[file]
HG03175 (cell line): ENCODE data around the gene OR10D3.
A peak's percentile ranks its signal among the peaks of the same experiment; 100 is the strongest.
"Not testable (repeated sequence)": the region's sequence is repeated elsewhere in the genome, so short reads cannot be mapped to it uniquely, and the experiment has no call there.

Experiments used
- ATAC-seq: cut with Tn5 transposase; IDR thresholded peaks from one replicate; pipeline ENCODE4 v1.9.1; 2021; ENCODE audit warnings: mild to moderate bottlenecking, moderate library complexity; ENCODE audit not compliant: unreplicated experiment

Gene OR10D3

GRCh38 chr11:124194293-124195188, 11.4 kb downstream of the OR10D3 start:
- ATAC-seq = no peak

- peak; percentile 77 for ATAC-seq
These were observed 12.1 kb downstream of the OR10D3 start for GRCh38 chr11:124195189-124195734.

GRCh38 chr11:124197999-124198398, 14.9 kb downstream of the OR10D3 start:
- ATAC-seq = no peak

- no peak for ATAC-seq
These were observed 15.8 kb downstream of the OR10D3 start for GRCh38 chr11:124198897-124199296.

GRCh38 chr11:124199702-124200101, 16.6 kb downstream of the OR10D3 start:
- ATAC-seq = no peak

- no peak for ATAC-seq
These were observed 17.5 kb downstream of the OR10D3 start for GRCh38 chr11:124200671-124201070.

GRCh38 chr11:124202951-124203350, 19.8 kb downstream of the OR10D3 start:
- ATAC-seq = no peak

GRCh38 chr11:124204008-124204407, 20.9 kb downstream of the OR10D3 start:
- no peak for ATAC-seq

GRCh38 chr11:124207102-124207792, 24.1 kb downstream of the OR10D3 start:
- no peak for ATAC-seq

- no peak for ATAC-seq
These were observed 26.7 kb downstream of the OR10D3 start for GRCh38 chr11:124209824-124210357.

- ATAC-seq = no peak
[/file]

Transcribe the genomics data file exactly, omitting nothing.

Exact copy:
HG03175 (cell line): ENCODE data around the gene OR10D3.
A peak's percentile ranks its signal among the peaks of the same experiment; 100 is the strongest.
"Not testable (repeated sequence)": the region's sequence is repeated elsewhere in the genome, so short reads cannot be mapped to it uniquely, and the experiment has no call there.

Experiments used
- ATAC-seq: cut with Tn5 transposase; IDR thresholded peaks from one replicate; pipeline ENCODE4 v1.9.1; 2021; ENCODE audit warnings: mild to moderate bottlenecking, moderate library complexity; ENCODE audit not compliant: unreplicated experiment

Gene OR10D3

GRCh38 chr11:124194293-124195188, 11.4 kb downstream of the OR10D3 start:
- ATAC-seq = no peak

- peak; percentile 77 for ATAC-seq
These were observed 12.1 kb downstream of the OR10D3 start for GRCh38 chr11:124195189-124195734.

GRCh38 chr11:124197999-124198398, 14.9 kb downstream of the OR10D3 start:
- ATAC-seq = no peak

- no peak for ATAC-seq
These were observed 15.8 kb downstream of the OR10D3 start for GRCh38 chr11:124198897-124199296.

GRCh38 chr11:124199702-124200101, 16.6 kb downstream of the OR10D3 start:
- ATAC-seq = no peak

- no peak for ATAC-seq
These were observed 17.5 kb downstream of the OR10D3 start for GRCh38 chr11:124200671-124201070.

GRCh38 chr11:124202951-124203350, 19.8 kb downstream of the OR10D3 start:
- ATAC-seq = no peak

GRCh38 chr11:124204008-124204407, 20.9 kb downstream of the OR10D3 start:
- no peak for ATAC-seq

GRCh38 chr11:124207102-124207792, 24.1 kb downstream of the OR10D3 start:
- no peak for ATAC-seq

- no peak for ATAC-seq
These were observed 26.7 kb downstream of the OR10D3 start for GRCh38 chr11:124209824-124210357.

- ATAC-seq = no peak